The Margin Compression Thesis Is No Longer A Thesis As The MSM Notices The Fall Of Fruit & Rise Of Asian Manufacturers
Bloomberg reports High-End Smartphone Boom Ending as Price Drop Hits Apple:
The smartphone has crossed the line from shiny new technology to ubiquitous commodity.
App-laden, Web-surfing phones have surged in popularity over the past half-decade and generated $293.9 billion in sales last year alone. They are now used by more than 1 billion people around the world. With more than half of mobile users in the U.S. and developed countries owning a smartphone, and consumers in emerging markets including China andIndia gravitating toward cheaper models, demand is slowing for high-end devices.
The average price of a smartphone has plunged to $375 from $450 since the beginning of 2012, IDC estimates. That drop has already threatened revenue growth and profit margins at Apple Inc. (AAPL) and Samsung Electronics Co. (005930), and could further squeeze companies like Nokia Oyj (NOK1V) and BlackBerry that were counting on new products to revive sales. Beneficiaries include up-and-comers, such as Huawei Technologies Co. and Lenovo Group Ltd. (992), which specialize in low-priced gear.
“The days of great growth in the high end of the market are gone,” said Michael Morgan, an analyst at ABI Research. “It’s the Chinese companies who know how to survive on tiny margins that are ready for the fight that’s about to ensue.”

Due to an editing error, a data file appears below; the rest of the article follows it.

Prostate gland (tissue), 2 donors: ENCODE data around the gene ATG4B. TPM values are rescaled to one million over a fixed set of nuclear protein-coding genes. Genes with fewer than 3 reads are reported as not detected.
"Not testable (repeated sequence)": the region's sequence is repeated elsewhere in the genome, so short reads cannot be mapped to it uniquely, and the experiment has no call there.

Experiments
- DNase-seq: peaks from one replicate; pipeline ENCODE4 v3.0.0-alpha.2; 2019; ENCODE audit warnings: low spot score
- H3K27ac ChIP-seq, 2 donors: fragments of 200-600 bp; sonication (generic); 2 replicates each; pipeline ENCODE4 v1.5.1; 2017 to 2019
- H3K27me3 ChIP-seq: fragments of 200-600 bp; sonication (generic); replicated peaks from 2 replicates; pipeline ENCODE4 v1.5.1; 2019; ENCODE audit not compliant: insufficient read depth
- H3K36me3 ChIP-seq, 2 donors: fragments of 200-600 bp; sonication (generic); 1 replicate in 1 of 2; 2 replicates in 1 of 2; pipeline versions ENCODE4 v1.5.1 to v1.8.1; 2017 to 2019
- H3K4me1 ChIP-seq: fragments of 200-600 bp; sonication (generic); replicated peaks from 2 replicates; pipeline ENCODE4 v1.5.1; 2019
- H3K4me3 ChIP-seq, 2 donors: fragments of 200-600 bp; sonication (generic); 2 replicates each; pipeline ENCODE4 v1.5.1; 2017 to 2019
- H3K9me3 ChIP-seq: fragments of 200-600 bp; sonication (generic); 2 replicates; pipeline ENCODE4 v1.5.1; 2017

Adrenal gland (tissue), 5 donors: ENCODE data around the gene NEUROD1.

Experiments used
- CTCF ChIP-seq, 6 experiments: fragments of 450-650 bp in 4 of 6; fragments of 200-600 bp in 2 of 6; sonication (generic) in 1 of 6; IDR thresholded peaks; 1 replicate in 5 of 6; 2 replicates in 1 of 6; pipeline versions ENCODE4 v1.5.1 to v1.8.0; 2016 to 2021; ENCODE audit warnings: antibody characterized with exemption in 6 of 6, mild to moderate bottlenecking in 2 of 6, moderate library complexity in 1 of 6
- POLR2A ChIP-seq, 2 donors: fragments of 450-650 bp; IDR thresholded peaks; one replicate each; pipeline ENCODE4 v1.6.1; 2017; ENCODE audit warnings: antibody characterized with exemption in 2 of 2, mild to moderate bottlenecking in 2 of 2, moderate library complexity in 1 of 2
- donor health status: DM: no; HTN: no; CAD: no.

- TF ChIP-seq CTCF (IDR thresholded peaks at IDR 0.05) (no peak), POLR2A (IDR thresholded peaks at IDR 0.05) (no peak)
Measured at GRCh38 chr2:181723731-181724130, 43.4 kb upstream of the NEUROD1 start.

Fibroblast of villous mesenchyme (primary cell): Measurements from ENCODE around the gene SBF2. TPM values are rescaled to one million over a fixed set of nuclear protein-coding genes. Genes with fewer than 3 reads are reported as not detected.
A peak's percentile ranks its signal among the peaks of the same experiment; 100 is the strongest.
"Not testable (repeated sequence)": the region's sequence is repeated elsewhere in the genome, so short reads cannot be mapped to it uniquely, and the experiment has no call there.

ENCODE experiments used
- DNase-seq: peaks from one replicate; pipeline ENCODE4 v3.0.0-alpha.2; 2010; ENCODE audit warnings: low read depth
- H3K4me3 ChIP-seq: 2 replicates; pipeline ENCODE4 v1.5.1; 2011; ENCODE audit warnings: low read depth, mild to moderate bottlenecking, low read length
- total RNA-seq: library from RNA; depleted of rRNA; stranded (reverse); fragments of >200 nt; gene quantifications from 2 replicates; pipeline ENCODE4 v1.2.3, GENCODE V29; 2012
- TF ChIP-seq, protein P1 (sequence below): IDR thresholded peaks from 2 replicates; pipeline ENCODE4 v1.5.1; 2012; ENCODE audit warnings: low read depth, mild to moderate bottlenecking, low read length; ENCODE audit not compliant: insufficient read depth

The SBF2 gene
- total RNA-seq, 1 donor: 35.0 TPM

The decline in average smartphone prices is akin to what happened in the personal-computer industry in the late 1990s, according to former EMachines Inc. Chief Executive Officer Stephen Dukker. Back then, millions of people who wanted to get online for the first time snapped up cheap new PCs from EMachines and other low-cost providers, dragging down once-stable PC prices to $1,026 in 2002 from $1,898 in 1996, according to IDC.
Apple, Samsung and other companies relying on sales of expensive phones are already feeling the pinch. In June, Samsung lost more than $25 billion in market capitalization, greater than the value of Sony Corp. (6758), as analysts trimmed projections for Samsung’s high-end Galaxy S4 smartphone, which costs $200 when sold as part of a two-year wireless package, or about $630 without a carrier subsidy.
“The market is becoming less about speeds and feeds, and more about price,” said Kevin Restivo, an analyst at IDC in Toronto. “More people don’t need to be overwhelmed by a phone, so long as it’s good enough.”
HTC Corp. (2498), Taiwan’s largest smartphone maker, missed analysts’ sales and profit estimates for its second quarter amid disappointing sales of its HTC One handset, which costs $200 with a package, or $600 to $700 without one. On July 12, carriers cut the price of BlackBerry’s poor-selling Z10 to $50 from $200 -- just six months after it was introduced.
More of those profits will be won in emerging markets, where many consumers have yet to buy their first smartphone. IDC’s Restivo predicts that 66 percent of the 384 million smartphones sold in China next year will cost less than $200, compared with 14 percent of the 153 million phones projected to be sold in the U.S.
China-based suppliers of less-expensive phones, such as Huawei, have been gaining market share, mostly by undercutting HTC, BlackBerry (BBRY) and Nokia on price. Even as its phones priced as low as $100 sell briskly, Huawei’s two-year-old devices unit is profitable, Shao Yang, the company’s vice president of marketing, wrote in an e-mail.